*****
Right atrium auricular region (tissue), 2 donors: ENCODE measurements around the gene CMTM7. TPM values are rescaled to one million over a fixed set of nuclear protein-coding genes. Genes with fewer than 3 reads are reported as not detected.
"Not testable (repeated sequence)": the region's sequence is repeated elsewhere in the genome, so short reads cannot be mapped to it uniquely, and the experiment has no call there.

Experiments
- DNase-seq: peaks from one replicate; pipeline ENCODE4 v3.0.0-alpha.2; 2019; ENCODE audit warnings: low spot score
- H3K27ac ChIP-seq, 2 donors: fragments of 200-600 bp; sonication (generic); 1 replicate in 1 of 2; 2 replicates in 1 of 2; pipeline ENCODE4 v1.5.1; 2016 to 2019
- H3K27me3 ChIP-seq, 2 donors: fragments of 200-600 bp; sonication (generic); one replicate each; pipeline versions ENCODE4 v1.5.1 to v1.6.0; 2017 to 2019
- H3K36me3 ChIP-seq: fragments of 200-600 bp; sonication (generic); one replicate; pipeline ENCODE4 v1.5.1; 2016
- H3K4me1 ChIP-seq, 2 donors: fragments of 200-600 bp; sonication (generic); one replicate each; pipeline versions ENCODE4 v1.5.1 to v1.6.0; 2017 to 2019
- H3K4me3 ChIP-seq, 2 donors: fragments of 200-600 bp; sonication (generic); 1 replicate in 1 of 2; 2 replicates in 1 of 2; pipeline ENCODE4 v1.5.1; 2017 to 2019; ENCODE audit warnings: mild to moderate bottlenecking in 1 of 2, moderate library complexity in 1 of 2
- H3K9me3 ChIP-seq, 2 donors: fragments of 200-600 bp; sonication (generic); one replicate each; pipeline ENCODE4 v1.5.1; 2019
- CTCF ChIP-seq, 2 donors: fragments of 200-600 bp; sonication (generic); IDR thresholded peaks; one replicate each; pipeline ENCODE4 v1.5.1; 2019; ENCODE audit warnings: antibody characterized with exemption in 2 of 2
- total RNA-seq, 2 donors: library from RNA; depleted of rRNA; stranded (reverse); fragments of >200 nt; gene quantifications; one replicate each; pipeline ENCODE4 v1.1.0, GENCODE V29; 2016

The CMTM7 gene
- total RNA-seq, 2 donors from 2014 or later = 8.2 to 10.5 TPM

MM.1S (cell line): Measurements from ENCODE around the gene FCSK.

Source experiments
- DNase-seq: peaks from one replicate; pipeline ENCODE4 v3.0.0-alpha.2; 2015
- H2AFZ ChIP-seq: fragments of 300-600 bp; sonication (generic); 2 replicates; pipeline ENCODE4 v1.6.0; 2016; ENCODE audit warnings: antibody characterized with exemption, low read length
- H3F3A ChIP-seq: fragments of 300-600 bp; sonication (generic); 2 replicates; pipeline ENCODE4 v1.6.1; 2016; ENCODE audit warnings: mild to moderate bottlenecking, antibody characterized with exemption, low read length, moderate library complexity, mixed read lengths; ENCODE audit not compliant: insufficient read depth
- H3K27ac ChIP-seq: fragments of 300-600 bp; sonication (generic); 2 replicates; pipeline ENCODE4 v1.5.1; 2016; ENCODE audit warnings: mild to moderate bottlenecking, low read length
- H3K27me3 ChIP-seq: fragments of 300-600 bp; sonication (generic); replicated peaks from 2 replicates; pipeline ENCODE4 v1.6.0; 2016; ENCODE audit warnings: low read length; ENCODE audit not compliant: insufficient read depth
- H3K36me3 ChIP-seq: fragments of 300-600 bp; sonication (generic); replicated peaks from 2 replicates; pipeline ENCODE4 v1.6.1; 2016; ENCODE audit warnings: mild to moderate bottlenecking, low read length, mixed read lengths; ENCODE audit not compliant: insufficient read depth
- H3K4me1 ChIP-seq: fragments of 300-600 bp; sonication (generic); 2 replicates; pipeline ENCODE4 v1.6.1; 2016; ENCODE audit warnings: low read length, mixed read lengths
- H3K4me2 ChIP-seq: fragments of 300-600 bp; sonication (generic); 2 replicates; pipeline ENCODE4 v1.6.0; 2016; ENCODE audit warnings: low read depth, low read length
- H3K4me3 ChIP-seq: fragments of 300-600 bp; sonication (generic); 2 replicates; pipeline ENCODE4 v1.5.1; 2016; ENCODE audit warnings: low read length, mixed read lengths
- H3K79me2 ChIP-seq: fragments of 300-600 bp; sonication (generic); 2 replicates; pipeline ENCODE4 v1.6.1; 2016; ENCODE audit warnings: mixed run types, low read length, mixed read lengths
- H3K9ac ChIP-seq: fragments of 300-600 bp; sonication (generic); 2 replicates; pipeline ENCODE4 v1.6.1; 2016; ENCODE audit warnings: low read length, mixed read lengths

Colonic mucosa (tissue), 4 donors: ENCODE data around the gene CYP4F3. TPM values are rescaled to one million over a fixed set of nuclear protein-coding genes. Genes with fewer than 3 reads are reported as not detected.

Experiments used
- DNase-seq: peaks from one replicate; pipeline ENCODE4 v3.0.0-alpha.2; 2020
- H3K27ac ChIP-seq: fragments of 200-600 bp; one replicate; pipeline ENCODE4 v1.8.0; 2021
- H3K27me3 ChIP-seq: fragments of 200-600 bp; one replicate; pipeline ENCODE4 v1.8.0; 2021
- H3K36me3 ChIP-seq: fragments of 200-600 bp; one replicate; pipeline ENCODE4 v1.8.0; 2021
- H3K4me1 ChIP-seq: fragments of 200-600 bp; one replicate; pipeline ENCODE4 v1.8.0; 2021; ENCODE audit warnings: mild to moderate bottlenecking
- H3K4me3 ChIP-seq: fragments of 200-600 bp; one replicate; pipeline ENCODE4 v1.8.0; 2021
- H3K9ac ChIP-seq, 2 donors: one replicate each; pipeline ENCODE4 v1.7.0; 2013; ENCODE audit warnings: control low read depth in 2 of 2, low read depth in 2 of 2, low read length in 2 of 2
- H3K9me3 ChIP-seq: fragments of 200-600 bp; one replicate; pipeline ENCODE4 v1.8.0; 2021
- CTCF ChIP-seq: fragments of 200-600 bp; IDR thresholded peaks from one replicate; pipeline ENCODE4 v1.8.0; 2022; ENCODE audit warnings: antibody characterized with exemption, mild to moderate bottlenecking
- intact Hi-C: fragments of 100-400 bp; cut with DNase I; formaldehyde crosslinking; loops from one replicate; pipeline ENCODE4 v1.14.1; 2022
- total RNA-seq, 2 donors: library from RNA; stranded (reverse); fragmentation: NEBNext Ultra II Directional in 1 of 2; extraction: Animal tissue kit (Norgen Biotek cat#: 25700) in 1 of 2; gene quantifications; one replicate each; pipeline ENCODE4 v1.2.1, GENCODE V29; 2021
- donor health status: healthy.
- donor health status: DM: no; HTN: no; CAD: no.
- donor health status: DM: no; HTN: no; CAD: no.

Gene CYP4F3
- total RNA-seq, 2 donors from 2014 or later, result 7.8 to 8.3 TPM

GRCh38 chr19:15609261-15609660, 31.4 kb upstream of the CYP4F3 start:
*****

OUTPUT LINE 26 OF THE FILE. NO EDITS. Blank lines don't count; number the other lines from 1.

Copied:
- H3K79me2 ChIP-seq: fragments of 300-600 bp; sonication (generic); 2 replicates; pipeline ENCODE4 v1.6.1; 2016; ENCODE audit warnings: mixed run types, low read length, mixed read lengths